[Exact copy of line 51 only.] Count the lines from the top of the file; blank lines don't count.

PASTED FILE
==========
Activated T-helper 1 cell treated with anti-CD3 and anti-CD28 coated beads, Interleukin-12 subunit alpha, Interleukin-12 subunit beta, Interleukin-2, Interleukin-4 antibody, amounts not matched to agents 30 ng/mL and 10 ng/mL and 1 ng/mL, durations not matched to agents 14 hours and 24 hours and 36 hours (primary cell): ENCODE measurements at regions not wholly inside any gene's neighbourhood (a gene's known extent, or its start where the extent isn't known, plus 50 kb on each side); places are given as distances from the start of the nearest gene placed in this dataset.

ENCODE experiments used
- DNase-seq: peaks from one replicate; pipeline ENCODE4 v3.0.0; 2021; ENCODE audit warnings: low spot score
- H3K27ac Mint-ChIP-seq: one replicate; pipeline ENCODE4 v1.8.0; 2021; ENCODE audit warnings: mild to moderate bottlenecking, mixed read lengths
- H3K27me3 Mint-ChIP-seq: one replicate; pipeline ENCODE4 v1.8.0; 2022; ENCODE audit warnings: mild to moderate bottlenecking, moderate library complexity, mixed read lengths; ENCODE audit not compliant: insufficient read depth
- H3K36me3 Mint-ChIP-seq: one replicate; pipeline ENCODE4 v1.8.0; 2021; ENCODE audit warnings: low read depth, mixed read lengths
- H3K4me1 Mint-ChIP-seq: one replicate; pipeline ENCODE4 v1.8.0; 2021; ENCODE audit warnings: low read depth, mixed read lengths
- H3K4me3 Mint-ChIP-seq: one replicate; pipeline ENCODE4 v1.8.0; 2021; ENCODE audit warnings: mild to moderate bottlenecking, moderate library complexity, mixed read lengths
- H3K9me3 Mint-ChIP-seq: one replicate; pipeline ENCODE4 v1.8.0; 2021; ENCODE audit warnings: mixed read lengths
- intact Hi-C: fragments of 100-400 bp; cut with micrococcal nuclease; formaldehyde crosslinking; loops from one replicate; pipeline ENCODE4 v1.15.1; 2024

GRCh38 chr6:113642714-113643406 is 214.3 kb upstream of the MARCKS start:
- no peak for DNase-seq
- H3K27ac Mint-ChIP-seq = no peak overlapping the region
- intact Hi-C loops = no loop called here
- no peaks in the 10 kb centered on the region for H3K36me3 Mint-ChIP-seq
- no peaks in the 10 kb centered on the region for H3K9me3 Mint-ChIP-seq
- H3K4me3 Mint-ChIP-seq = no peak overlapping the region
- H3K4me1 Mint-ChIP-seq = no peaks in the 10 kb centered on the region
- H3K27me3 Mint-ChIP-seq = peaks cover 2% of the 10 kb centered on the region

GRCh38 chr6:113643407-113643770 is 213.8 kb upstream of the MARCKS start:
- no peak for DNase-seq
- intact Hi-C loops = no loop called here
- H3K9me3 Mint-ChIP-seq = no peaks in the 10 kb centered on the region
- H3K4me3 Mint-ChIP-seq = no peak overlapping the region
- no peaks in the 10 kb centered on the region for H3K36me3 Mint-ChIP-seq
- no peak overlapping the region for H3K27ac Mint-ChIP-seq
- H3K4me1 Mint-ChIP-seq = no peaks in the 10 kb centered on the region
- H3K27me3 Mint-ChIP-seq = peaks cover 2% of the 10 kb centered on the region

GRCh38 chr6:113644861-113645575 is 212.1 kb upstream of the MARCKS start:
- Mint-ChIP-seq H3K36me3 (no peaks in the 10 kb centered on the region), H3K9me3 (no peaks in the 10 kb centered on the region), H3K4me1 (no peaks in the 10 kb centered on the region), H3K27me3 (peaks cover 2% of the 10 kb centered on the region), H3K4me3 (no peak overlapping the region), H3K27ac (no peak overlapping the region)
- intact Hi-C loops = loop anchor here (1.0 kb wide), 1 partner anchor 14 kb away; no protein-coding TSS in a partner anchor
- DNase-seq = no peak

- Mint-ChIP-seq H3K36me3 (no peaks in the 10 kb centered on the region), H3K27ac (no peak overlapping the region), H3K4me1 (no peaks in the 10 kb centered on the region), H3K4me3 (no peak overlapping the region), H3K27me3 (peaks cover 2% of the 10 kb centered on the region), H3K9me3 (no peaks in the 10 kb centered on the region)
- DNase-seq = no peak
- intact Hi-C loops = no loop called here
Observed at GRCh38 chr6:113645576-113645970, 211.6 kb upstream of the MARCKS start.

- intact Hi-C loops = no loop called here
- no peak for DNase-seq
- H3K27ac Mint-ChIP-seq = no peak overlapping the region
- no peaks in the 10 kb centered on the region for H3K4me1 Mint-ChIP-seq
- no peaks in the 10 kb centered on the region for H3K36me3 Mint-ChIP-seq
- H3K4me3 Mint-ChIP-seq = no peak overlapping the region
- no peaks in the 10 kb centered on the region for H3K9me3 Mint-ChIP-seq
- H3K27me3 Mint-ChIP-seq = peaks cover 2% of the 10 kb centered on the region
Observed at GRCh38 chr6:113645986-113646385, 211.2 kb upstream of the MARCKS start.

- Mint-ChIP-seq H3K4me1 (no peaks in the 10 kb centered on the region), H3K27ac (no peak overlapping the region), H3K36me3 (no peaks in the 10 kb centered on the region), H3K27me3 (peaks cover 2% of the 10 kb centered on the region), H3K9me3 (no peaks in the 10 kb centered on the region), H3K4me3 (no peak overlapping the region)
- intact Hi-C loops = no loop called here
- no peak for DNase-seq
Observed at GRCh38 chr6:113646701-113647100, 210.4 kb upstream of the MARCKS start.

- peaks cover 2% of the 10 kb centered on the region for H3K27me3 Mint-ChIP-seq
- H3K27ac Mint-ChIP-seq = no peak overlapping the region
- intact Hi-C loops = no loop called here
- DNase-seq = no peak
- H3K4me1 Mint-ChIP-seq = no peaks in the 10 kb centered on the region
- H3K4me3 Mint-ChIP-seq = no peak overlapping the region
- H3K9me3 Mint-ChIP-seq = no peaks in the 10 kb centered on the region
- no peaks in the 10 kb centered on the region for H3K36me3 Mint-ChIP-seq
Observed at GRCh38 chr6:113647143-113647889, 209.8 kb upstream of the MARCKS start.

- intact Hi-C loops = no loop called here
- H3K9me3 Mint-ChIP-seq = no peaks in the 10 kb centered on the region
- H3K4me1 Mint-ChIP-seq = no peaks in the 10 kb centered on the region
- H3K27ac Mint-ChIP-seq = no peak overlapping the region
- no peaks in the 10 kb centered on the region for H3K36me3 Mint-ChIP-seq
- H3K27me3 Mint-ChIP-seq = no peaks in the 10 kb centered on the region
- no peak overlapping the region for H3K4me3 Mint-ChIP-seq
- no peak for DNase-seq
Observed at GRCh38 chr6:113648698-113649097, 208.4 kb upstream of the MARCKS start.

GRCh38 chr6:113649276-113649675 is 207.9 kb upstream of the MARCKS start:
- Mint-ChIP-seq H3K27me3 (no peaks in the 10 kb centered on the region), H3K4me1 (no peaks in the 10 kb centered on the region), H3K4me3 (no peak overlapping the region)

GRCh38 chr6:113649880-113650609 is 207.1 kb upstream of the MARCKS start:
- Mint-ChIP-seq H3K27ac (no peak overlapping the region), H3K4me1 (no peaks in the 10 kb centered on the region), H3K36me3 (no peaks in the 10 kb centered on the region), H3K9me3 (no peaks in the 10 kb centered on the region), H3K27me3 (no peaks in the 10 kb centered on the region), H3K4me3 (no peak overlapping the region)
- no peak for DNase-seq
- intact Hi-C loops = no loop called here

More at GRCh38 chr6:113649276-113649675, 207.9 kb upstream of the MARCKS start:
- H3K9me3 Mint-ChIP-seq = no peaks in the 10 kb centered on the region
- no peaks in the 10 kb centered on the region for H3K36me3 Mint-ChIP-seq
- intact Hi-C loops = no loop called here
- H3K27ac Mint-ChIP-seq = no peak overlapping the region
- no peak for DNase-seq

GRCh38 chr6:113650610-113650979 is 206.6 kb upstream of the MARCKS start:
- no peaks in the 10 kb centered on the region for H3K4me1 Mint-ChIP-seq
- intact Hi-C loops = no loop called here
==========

- H3K27ac Mint-ChIP-seq = no peak overlapping the region